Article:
Strategic Outsourcing: 5 Points to Drive Maximum Value when Building Service Requirements for a Long Term Partnership

By Allan Watton on October 1, 2019


Although, the current economic uncertainty has made organisations more cautious about entering into new outsourcing relationships, the total value of Business Process Outsourcing (BPO) and IT Outsourcing deals signed in the UK in the first half of 2019 reached £1.64 billion, according to the Arvato UK Outsourcing Index.

From the report, energy and utility firms, followed by manufacturers, have been the most active buyers in the private sector. In the public sector, central government departments have been the most active buyers, procuring services which haven’t been outsourced before to deliver transformation across the back-office.

It states there is a greater focus on the need to build long term partnerships and value for stakeholders, rather than an absolute focus on cost alone. And to build long term partnerships, it is fundamental that these partnerships are mutually beneficial, starting with building the right service requirements prior to the formal procurement process.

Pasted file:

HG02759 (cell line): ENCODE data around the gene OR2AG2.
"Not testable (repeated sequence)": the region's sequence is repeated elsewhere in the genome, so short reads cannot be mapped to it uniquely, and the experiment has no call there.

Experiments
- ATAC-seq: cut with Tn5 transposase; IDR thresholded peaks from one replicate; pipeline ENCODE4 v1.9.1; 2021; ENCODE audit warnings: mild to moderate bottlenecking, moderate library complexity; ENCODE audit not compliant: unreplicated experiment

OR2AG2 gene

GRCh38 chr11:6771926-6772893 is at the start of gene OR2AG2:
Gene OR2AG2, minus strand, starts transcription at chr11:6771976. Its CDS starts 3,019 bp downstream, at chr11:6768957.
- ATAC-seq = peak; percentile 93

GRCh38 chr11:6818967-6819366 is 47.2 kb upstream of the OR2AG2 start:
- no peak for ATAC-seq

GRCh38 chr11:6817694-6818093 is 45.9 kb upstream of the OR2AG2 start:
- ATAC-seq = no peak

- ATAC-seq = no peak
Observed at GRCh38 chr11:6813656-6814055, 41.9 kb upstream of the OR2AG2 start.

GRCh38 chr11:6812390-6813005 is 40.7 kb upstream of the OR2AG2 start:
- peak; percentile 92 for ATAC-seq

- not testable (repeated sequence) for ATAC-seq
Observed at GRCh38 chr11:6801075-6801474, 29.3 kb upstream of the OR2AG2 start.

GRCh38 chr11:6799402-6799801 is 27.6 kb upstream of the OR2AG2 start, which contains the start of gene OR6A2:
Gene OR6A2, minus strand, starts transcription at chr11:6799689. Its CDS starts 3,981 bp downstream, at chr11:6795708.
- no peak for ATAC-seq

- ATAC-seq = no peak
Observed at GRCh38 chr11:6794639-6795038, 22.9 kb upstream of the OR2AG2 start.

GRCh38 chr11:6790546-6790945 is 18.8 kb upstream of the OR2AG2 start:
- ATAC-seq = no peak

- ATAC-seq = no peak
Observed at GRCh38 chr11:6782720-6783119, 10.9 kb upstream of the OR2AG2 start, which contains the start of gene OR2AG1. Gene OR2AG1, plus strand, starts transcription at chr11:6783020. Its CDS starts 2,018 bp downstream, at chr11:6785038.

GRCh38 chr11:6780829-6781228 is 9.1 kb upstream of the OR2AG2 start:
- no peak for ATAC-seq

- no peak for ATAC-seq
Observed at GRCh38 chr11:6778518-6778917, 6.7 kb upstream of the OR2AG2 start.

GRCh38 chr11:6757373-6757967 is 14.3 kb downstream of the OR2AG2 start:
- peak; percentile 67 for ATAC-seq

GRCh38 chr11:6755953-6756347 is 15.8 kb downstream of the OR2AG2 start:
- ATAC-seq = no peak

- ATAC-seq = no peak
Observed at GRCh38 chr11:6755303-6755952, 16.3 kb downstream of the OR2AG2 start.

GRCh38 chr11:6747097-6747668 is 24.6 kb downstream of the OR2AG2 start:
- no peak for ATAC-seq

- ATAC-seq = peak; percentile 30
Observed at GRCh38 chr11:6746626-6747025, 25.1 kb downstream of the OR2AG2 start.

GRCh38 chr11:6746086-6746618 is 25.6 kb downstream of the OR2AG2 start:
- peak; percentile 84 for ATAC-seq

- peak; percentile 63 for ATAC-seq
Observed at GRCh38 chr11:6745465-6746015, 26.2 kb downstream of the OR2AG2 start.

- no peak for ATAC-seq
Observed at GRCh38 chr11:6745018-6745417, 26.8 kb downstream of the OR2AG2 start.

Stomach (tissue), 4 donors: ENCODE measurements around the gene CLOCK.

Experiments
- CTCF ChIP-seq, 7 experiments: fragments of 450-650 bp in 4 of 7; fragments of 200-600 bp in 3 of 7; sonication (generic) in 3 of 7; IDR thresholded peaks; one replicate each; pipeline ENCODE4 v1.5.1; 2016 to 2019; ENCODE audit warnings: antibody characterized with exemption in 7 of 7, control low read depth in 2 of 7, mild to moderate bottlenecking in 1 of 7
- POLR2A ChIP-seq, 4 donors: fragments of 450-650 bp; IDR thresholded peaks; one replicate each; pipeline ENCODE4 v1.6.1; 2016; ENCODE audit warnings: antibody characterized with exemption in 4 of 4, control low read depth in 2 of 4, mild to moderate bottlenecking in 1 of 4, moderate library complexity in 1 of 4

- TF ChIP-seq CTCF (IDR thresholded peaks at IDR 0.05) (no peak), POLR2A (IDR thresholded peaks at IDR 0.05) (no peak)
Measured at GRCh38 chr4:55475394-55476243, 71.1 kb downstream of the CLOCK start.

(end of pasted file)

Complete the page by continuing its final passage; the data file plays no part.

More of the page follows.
Service Requirements – Building Challenges to Consider

As part of the procurement planning process, you already know you will need to develop organisational requirements outlining what your organisation wants to achieve. You also know that these should be as quantified as possible so that there can be little room for misunderstanding.

Quite how you frame these expectations, however, will depend upon what you hope to procure and achieve, how and why.

There has been a gradual progression in how requirements have been documented over the last few years. They generally fall into one of three camps – Input, Output and Outcome-based service requirements – with some overlap in between.

Input-based Service Requirements

Traditional requirements for basic transactional services often fall under this category, where the procurement team go to great lengths to itemise and dictate all the ways that the supplier will work to achieve the intended outcomes. This has the benefit of extreme clarity, and it gives suppliers an exacting standard to meet – so there is little ambiguity.